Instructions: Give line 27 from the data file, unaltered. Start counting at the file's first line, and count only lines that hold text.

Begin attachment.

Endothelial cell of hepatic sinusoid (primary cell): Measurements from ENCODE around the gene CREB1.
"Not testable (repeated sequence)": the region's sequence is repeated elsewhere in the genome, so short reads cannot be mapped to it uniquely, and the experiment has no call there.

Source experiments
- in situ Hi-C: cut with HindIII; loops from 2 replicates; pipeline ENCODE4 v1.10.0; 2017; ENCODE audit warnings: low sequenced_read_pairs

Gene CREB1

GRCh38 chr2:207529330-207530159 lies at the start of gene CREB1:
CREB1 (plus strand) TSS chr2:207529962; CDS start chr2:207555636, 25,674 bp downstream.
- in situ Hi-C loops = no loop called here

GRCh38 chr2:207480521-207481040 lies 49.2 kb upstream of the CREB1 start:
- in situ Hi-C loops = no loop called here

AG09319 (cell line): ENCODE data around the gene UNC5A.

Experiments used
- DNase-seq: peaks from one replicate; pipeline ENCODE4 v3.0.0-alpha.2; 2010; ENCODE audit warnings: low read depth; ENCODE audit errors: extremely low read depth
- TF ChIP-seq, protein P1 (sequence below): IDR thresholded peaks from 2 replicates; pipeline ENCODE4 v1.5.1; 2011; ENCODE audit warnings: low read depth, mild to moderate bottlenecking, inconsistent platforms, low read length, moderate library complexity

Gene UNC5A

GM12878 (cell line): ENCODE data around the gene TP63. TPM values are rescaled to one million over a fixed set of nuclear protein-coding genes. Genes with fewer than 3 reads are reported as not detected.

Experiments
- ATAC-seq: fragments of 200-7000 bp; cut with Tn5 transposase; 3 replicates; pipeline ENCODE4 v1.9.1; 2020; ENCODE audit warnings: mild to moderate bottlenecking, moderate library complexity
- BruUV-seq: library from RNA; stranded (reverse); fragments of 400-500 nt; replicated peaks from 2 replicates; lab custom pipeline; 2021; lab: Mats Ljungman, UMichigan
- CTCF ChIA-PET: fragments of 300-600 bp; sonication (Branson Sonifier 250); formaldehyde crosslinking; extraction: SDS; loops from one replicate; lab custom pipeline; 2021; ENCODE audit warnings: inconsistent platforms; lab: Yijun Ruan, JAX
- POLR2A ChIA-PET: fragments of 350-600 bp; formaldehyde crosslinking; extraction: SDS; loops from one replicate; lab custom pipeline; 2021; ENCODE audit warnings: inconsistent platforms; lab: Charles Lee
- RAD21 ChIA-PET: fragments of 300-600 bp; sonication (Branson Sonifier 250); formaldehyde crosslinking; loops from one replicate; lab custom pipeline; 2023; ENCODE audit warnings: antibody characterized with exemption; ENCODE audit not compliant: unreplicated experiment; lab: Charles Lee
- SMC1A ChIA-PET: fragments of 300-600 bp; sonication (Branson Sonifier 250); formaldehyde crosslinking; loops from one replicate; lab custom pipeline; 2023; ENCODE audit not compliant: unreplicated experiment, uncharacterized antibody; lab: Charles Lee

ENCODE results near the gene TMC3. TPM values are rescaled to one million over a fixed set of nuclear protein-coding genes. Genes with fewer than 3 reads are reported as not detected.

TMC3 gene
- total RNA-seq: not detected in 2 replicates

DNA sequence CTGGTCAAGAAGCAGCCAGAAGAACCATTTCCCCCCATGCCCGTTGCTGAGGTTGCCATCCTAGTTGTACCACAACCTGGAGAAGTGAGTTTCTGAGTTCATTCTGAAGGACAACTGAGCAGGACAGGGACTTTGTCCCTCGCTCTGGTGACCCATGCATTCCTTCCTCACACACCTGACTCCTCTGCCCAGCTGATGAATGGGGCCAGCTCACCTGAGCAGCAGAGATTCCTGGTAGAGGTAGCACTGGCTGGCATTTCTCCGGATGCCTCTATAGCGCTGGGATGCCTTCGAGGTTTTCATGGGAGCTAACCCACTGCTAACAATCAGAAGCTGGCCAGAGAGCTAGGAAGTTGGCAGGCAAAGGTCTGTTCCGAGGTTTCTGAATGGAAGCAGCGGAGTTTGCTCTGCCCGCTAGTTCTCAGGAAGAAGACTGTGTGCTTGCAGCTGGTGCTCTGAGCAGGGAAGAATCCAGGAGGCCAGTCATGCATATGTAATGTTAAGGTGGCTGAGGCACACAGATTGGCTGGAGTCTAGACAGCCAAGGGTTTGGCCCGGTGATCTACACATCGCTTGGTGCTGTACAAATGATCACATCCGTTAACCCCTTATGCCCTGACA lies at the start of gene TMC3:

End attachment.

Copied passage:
DNA sequence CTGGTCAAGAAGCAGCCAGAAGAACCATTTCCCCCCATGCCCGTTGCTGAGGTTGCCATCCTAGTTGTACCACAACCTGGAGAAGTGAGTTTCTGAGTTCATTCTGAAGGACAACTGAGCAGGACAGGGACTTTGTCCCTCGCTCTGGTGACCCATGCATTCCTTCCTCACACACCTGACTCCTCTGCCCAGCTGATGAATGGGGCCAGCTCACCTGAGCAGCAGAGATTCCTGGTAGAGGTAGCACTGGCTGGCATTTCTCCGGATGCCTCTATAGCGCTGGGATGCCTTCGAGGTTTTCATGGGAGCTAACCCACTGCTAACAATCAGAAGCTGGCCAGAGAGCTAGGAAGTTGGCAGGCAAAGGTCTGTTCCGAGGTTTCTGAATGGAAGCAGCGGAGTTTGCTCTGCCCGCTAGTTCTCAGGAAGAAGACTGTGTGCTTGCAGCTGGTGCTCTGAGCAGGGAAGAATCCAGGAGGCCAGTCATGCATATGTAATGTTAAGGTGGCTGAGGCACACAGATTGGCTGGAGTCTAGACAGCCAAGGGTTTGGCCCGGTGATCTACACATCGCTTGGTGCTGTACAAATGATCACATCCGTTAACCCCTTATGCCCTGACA lies at the start of gene TMC3: